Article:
Two days later the MARTA Man calls: The developer wanted All or Nothing, so he was dropping out. The Arizona parcel was available, did the Trustees want to buy it? YES, YES, YES. Life is Good.
The Real Estate Closing happened in one of the beautiful Old Mansions of Inman Park. The meeting was attended by MARTA lawyers, BOND lawyers, and several Trustee Officers of the Land Trust, as required by Law for the Signing. An hour later, after the passing around and signing of many Important Papers, the Lake Claire Community Land Trust was the proud Owner and Steward of the Land.
The total price for all three parcels was $26,500. The Note with BOND Credit Union was for 15 years, with four Trustees signing on the Bottom Line, pledging to repay the Note in proper fashion. Two Trustee families paid BOND the down payment money.
Fifteen years later, the Paid in Full Note was burned in a happy public ceremony in the Arizona cul-de-sac. Several of the Children of the Trustees had the honor of holding up the burning Note as the onlookers cheered. Thus in a way the Torch was passed, as must happen for any worthy Endeavor to be sustainable so as to benefit Future Generations. And the Land Trust continues to prosper and function as a Greenspace for wonderfulness, and new Ideas happen, most of them good, and sometimes children who grew up with the Land Trust return as adults, telling how good it was to have the Land Trust to experience, and occasionally they appear with their own Children, to play on the Land Trust.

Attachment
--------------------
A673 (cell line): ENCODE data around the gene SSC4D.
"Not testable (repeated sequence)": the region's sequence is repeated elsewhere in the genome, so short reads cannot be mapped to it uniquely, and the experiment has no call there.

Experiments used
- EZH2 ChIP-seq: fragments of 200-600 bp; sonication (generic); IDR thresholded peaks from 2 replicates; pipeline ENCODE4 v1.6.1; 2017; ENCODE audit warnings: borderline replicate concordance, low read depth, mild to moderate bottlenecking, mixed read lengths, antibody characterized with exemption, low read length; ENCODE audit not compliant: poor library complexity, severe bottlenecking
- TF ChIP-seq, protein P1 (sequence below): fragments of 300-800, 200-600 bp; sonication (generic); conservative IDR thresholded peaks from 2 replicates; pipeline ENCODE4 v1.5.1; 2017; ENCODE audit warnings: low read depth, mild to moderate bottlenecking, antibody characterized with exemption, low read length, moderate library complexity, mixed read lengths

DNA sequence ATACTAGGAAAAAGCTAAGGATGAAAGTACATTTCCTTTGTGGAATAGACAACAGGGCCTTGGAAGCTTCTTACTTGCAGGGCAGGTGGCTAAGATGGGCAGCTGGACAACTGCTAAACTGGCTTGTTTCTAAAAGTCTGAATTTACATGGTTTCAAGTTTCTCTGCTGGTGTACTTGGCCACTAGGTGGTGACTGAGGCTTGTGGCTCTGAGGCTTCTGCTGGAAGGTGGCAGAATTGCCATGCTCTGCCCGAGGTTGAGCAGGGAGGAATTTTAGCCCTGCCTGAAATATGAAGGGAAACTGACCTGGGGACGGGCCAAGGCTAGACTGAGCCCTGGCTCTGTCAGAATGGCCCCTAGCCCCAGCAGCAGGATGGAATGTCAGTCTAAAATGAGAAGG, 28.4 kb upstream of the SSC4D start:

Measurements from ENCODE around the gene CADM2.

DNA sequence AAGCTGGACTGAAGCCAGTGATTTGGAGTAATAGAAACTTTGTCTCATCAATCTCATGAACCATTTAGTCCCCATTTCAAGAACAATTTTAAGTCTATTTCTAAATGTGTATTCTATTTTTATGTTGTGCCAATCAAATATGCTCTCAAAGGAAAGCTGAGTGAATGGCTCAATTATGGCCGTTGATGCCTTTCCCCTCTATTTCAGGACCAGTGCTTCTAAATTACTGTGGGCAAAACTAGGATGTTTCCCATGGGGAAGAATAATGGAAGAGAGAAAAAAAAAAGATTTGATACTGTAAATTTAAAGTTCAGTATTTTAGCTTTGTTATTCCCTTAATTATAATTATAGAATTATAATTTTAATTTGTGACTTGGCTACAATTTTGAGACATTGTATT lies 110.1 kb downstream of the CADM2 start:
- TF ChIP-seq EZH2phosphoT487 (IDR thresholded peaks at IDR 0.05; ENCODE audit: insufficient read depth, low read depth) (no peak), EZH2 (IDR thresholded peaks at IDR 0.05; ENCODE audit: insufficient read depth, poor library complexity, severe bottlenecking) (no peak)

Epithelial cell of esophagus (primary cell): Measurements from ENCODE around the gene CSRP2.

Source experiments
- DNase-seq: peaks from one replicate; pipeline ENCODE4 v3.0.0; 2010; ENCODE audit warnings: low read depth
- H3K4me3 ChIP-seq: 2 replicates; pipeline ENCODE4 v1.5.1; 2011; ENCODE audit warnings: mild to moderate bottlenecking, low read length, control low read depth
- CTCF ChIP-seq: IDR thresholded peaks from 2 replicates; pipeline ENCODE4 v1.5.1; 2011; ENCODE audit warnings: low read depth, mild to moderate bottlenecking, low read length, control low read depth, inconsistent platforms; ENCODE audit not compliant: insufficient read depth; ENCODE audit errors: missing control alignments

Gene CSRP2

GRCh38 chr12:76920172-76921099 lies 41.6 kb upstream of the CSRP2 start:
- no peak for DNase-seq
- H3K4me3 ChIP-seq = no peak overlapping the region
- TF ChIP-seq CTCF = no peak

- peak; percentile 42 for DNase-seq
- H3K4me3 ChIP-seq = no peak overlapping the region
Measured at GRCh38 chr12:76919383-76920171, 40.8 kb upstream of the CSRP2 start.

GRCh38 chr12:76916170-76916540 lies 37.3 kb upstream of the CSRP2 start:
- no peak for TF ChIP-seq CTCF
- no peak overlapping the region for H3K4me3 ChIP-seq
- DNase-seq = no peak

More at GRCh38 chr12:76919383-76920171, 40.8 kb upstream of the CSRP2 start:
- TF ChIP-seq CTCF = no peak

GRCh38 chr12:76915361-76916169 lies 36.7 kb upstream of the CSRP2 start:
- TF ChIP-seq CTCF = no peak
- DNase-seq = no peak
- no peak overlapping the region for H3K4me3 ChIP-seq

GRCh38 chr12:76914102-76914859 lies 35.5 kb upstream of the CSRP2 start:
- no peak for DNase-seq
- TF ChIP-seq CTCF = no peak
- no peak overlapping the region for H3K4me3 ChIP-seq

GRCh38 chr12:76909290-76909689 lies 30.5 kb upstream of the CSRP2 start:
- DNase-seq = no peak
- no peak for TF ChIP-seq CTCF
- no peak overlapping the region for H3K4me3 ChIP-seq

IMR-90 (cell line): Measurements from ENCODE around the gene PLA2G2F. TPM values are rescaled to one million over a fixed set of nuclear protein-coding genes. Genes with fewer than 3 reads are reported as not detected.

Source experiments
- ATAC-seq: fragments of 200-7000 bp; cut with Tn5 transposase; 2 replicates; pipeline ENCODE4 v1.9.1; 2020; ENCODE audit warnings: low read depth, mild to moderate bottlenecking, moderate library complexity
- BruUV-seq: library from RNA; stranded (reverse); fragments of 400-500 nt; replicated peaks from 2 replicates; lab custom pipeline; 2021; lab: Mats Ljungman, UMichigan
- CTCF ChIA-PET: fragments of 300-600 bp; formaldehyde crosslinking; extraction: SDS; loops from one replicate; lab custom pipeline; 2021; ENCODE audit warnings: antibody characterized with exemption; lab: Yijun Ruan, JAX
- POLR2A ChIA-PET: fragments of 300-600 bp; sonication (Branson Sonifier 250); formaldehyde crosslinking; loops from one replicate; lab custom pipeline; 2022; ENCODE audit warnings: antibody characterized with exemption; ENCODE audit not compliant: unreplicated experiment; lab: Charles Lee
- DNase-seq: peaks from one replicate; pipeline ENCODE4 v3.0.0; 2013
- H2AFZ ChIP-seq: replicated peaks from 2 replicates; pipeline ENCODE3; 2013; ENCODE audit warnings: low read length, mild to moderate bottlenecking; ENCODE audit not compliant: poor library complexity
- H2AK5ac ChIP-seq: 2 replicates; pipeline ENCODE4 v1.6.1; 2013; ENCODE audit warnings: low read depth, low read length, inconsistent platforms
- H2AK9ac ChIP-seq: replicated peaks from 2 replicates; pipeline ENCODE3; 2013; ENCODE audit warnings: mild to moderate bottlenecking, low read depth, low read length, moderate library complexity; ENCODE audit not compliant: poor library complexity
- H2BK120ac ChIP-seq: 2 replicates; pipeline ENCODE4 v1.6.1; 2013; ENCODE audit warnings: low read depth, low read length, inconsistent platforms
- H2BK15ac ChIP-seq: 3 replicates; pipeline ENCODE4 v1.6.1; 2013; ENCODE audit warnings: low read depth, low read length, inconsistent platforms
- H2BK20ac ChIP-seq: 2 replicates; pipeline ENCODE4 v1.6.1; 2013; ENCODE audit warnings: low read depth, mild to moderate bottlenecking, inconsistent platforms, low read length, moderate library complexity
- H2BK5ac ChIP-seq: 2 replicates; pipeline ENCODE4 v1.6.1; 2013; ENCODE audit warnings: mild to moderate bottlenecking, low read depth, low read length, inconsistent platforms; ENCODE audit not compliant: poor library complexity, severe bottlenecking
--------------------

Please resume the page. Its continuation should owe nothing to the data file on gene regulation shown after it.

So the elderly Pioneers now have the pleasure of seeing new Young People starting to take over, respectfully and with good intent. And perhaps the original Elderly, whose Land was eaten by the Kudzu, can look down and see the Land flourishing, and see that the Kudzu is contained and new Young People are being vigilant to keep it contained, and thus they can relax in Heaven, where there is no Kudzu.